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Wednesday, 26 April, 2000, 12:27 GMT 13:27 UK
Learning the hard way
Adults in classroom
Nigerian adults get a second chance at education (Photo: EFA Forum/Ademola Idown)
By Liz Blunt in Dakar, Senegal

Once I met a man on a train, on the line that runs along the southern edge of the Sahara, from Bamako in Mali down to Dakar, where presidents and other dignitaries are gathering this week to discuss the state of the world's education.

This man had flown in from Paris where he worked, and was going to his home village near the Senegalese border to preside over the opening of a new village school.

The general view seems to have been that education was for wimps

He himself had never been to school or learned to read or write. Nobody from his village went to school; they did not see the point. In Mali in those days, everyone who completed school got a government job, and a government job was a sure passport to poverty. Government salaries were pitifully low, and paid months in arrears when they were paid at all.

The general view seems to have been that education was for wimps - much better do what the other enterprising young men did and go to France. There, if you were prepared to work hard, you could earn good money, then go home, get married, build a house and be set up for life.

So the man had gone to Paris, worked night shifts in bakeries and laundries, and lived in a hostel with other immigrant workers from the same region. Every month, he and the others from his village put some of their wages into a fund, to be used for the development of their home area.

Dashed hopes

After some time, he told me, they had saved a good sum of money, and it was decided that what the village really needed was a shop, so that people did not have to go all the way to town just to buy everyday essentials. So they found premises, stocked the shelves, and - since no one there had enough education - they hired someone from outside the village to run it.

But the result was a disaster - the manager turned out to be a crook who cheated the villagers and eventually ran off with the takings. The project collapsed.

There was even a man ... who held down a semi-clerical job for years before anyone realised he could not read or write.

Back in the hostel in Paris, the workers built up their fund again, and eventually had enough money to think of doing something else. This time they decided to buy a truck, to provide transport and get produce to market. They went to the truck company in Bamako, met the German manager, and put down a substantial deposit.

When they had saved the rest they went back, only to find that the manager had gone back to Germany and there was no one else who remembered them. And because they were illiterate they had not kept anything in writing. So once again they lost their money.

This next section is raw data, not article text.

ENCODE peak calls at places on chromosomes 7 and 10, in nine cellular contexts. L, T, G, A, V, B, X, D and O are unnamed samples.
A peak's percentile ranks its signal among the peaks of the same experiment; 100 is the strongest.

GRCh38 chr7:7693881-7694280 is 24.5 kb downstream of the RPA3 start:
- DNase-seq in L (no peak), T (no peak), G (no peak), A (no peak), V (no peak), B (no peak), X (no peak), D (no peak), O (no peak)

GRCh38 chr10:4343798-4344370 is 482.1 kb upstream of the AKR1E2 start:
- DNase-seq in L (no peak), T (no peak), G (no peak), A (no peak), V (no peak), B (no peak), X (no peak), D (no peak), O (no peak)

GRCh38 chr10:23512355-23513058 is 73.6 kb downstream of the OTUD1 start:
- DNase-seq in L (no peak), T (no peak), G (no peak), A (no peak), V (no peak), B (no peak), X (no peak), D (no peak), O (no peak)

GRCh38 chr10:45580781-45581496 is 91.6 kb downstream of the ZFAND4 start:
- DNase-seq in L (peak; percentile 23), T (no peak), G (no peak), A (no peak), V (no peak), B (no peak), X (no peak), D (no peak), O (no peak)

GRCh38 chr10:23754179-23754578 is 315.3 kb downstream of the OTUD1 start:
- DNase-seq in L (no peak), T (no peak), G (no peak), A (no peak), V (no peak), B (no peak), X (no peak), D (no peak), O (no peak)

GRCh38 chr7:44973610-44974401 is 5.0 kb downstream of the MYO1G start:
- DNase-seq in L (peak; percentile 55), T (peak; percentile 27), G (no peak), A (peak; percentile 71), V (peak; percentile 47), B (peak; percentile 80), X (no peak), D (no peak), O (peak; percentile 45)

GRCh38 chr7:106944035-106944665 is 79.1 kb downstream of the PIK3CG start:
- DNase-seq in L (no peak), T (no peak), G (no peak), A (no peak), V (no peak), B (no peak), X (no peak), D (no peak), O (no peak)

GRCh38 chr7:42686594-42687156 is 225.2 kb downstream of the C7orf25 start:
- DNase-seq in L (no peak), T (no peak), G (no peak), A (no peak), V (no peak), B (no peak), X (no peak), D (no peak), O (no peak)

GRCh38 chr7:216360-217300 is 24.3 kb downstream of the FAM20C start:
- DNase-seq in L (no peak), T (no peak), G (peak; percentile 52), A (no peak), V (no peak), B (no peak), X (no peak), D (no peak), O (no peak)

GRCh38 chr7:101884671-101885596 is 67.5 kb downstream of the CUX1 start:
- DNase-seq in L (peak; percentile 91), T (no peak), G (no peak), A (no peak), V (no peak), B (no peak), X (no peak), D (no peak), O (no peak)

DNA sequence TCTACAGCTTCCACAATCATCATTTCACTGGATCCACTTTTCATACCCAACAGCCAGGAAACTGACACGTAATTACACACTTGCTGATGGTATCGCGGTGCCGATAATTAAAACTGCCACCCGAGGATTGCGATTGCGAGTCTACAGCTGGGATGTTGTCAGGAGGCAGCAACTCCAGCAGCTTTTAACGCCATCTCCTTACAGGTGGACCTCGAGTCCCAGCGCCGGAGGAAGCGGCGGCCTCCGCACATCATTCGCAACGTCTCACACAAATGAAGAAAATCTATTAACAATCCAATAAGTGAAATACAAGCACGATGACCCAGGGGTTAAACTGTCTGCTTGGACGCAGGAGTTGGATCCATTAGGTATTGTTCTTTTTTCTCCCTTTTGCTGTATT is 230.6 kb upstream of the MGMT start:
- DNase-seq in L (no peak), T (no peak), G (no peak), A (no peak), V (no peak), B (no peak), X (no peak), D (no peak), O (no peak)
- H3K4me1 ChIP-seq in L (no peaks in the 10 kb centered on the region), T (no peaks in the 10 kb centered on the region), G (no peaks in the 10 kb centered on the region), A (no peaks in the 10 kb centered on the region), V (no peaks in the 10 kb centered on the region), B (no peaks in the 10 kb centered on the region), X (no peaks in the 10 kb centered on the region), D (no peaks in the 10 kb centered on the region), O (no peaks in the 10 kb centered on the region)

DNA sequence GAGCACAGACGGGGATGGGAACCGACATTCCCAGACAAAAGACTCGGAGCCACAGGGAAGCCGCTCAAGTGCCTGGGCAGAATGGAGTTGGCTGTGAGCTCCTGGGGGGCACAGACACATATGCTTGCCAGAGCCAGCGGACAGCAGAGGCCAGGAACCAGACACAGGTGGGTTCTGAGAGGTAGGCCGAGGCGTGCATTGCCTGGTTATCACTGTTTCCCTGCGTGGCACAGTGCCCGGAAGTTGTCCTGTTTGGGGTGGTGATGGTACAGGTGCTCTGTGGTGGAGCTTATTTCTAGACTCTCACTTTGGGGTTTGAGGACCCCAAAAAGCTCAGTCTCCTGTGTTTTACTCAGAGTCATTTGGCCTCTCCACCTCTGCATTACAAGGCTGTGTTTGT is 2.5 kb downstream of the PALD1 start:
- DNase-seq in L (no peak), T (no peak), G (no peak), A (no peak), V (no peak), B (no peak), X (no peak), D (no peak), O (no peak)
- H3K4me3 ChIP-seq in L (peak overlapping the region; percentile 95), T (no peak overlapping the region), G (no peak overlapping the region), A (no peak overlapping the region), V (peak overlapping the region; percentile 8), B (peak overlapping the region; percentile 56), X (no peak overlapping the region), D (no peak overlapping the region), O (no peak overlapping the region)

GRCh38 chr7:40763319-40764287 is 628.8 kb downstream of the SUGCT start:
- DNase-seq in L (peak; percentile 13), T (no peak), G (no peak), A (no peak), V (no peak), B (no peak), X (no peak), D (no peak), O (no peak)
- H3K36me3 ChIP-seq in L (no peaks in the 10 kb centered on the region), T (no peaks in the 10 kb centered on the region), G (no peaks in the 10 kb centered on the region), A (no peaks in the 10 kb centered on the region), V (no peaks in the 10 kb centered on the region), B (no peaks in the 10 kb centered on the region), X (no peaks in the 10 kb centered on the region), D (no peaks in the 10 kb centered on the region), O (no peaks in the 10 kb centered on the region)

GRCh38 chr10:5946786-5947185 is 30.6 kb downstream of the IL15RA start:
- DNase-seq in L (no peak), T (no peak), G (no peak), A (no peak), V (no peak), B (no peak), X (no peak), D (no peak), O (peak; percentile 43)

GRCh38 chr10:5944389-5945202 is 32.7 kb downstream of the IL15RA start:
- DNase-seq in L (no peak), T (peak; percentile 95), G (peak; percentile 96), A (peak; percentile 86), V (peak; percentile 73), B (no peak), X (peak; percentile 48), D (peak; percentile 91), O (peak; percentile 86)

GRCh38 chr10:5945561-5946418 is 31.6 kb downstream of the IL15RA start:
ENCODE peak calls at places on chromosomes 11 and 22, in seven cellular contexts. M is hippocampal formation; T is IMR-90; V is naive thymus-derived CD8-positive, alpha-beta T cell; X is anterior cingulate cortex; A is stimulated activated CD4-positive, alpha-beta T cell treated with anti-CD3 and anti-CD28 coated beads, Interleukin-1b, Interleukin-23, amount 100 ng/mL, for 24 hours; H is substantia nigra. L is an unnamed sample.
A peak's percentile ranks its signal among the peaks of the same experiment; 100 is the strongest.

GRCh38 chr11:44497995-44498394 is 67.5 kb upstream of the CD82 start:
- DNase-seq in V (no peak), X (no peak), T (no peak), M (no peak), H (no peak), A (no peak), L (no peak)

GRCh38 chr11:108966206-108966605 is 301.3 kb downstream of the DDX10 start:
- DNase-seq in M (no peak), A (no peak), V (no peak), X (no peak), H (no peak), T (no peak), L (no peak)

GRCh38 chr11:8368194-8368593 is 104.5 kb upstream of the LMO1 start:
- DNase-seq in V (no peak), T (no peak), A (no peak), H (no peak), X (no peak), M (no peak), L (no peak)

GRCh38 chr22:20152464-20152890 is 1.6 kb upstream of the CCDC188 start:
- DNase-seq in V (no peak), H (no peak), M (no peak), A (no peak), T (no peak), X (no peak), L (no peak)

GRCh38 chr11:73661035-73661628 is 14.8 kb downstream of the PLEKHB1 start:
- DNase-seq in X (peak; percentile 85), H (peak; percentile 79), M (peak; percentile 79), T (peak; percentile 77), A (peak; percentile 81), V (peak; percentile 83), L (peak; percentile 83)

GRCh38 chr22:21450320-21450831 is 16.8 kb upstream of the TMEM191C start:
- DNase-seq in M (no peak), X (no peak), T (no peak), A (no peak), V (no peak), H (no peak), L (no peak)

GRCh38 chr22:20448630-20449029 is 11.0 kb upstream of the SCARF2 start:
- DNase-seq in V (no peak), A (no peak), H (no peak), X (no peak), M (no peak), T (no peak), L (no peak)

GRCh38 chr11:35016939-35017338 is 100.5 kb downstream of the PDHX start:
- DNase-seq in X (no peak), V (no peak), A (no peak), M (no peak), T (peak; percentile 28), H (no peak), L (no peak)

It was at this point, as you may already have realised, that the villagers finally began to see the benefit of education and the workers started to save their money to build a school.

Covering up

The man on the train was not unusual for a man of his age in that part of West Africa - you quite often meet people like him - intelligent and capable people who just never learned to read and write. It is not something they are particularly proud of, so you often only realise by chance - when a former employee, direct and plain-spoken in person, sends you a letter full of amazingly flowery old-fashioned phrases, the stock in trade of the professional letter writer.

Employers are getting wary of hiring workers who cannot read instructions and safety signs.

Or when a hire car driver, who owns his own vehicle and has a successful business, always seems to have left his receipt book at home, so that he has to bring the receipt round to you later, neatly filled in, almost certainly by someone else. There was even a man who worked as an office-boy for one of the international news agencies in Nigeria who held down a semi-clerical job for years before anyone realised he could not read or write. It was actually the cook who was reading him the notes and instructions left by the correspondent.

And if life in a present-day African city needs ingenuity and subterfuge for those who cannot read, life in Europe is even harder. My friend on the train said it was getting more and more difficult to find jobs. In the bakeries the overnight orders are posted on the wall; whereas fellow workers always used to help out those who could not read as a matter of course, now some of the younger ones simply stare in amazement.

And employers are getting wary of hiring workers who cannot read instructions and safety signs.

The train got to his stop; I wished him the very best of luck for his new school. Shortly afterwards I got off as well, to visit a locust control project right up on the edge of the desert.

At the site were containers of powerful pesticides covered in written warnings - always to wear masks and gloves, to wipe off any splashes on the skin, never to use the empty containers for drinking water. But very few of the workers could read.

Literacy is never a luxury, and sometimes in the remotest of places it can be a matter of life and death.

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06 Dec 99 | Africa
African education in decline
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